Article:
Rep.-elect Troy Nehls, a Texas sheriff and newly elected congressman, is in Washington preaching a message of “mutual respect” as America grapples with racial unrest, criminal justice reforms and efforts to dismantle police departments.
Nehls, who has served as sheriff of Fort Bend County for the last eight years, said his 22nd Congressional District outside of Houston should be a model for the rest of the country on how to build positive police and community relationships that are “colorblind.” While other cities are still reeling from Black Lives Matter protests after the death of George Floyd in Minneapolis, Nehls said his community didn’t experience civil unrest because law enforcement is respected in Fort Bend.
“They trust us, and we, in turn, trust them. It is mutual respect,” Nehls told Fox News. “If you look at the cities where you see the civil unrest, there’s a disconnect. There’s not a whole lot of love and mutual respect for each other.”
As a new GOP member of congress, Nehls wants to bring a fresh perspective on the best practices for policing and criminal justice. In one of the most diverse districts in the country, Nehls said his community isn’t experiencing the racial tensions other cities are.
“I would highly recommend Washington … come down to District 22 and learn how such diverse groups of people from all around the globe work together and how we get along with each other,” Nehls said. “We are a very cohesive group of people. And we don’t experience the civil unrest. People aren’t talking about all this race stuff. I mean, you just don’t see it. We are, in my humble opinion, colorblind. And that’s the way it should be.”
The 22nd District is about 42% White, 25% Hispanic, 19% Asian and 13% Black.
Nehls specifically thinks his jail program could be duplicated elsewhere as a way to reduce recidivism. He started a vocational teaching program at the Fort Bend County Jail to help certain inmates learn HVAC and welding training so they’d have job skills when they were released.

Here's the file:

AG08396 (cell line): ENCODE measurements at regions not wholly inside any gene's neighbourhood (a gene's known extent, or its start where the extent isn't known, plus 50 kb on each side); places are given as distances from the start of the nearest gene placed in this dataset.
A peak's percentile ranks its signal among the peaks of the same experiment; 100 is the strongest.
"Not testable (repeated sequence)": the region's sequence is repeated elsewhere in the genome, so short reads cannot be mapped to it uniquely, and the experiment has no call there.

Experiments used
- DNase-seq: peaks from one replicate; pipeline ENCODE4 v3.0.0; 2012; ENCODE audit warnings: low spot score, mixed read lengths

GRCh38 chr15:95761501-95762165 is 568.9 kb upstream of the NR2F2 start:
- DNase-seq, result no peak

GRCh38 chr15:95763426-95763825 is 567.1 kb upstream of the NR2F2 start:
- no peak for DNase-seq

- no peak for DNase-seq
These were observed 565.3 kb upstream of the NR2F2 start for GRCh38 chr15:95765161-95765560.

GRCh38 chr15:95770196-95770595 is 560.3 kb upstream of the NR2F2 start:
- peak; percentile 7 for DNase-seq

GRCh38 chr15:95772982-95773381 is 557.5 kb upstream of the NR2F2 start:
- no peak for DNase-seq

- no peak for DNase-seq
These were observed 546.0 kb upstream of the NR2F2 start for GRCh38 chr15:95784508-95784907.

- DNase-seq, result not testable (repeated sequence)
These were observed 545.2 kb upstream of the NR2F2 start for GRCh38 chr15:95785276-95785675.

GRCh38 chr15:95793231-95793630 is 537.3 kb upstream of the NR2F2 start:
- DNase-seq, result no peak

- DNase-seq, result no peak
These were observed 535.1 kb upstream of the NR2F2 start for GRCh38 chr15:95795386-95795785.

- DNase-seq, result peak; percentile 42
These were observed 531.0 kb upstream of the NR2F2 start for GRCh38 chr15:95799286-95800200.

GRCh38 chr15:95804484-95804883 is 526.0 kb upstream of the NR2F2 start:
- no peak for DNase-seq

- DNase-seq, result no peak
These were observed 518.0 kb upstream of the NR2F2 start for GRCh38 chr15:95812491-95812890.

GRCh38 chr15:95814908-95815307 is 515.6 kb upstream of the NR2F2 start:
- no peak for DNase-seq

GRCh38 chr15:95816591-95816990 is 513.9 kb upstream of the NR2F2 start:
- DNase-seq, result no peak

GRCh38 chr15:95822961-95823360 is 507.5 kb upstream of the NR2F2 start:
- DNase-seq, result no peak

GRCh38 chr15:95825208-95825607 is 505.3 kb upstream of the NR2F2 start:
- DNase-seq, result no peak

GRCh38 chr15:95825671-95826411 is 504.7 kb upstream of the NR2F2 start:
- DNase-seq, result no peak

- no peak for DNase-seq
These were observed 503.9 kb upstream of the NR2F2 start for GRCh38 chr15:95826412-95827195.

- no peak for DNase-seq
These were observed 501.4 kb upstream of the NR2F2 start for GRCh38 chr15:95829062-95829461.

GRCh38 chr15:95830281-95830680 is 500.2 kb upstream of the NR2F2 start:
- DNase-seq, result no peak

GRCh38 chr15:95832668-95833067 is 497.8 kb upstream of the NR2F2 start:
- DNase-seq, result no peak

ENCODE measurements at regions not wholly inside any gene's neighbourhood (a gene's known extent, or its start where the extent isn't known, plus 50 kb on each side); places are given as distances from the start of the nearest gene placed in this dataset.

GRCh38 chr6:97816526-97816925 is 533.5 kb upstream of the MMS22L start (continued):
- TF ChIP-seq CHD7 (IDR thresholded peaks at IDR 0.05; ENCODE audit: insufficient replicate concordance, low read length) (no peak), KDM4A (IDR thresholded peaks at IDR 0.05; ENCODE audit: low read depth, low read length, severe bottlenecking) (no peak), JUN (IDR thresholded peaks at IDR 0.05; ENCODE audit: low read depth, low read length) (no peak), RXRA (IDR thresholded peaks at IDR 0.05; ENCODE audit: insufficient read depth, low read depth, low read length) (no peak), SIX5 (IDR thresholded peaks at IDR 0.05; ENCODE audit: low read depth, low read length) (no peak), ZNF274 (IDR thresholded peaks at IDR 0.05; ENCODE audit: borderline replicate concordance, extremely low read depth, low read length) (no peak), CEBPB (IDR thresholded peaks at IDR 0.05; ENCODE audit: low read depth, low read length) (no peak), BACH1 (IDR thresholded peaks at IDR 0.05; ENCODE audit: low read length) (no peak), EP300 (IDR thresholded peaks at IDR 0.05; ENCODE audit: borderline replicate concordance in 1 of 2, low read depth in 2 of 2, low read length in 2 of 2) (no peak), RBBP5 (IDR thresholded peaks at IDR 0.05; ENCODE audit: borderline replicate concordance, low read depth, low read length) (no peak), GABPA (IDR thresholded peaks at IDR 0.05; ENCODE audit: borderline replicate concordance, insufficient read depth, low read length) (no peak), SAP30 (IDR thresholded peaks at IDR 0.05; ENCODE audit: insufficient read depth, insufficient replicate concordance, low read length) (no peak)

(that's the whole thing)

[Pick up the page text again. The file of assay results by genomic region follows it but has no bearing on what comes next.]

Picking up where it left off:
He takes pride in his 1,800-bed jail, saying he offers a clean and safe environment where inmates can strengthen their faith with chaplains, be treated with respect and have new job opportunities to support their families when they are released.
The overall re-arrest rate for graduates of the Ford Bend welding and HVAC certification programs was 25.92%, according to Nehls’s team. In contrast, a Texas statewide study of recidivism found that 62.8% of state jail inmates were re-arrested within three years.
“I think the criminal justice system is broken in certain areas,” Nehls said.
“Instead of having these county jails be revolving doors, I’m trying to find a way where they can go out and be productive members of society.”
Nehls, a retired major in the U.S. Army Reserves who started work in law enforcement in 1994, beat Democrat Sri Preston Kulkarni for the vacant 22nd District on Nov. 3. Democrats thought they had a shot at winning the Texas seat after GOP Rep. Pete Olson announced his retirement, but Nehls won handily — 52-45% — and had a higher margin of victory than Olson’s previous race. Nehls credits the success to longtime relationship building in the community as the sheriff.
Democrats had expected to flip House seats this election by winning in deep-red territory like Texas, but they came up empty in the Lone Star State and their House majority actually shrunk.
“I think the pollsters that are actually getting paid to do this — a lot of them should lose their jobs because they weren’t very good at it,” Nehls said. “…They said Texas was a toss-up. How’d that work out?”
Nehls, a husband and father of three daughters, took aim at cities like Seattle that bowed to pressure from the left by slashing money from police budgets. He called the defund the police movement “extreme” and said it will ultimately hurt the citizens that police are trying to protect when lawlessness gets out of control.
Nehls said all law enforcement shouldn’t be demonized for what happened to Floyd, who died after Minneapolis police officer Derek Chauvin knelt on his neck and ignored Floyd’s pleas that he couldn’t breathe.
“You’ve got these small groups of people that want to come out there and paint all these police as corrupt, as just bad people,” Nehls said. “I think it is wrong and it’s dangerous.”
“Don’t put us all in the same boat,” Nehls continued, “because many of us are out there doing the right thing, trying to serve our community with distinction. Law enforcement does that every day.”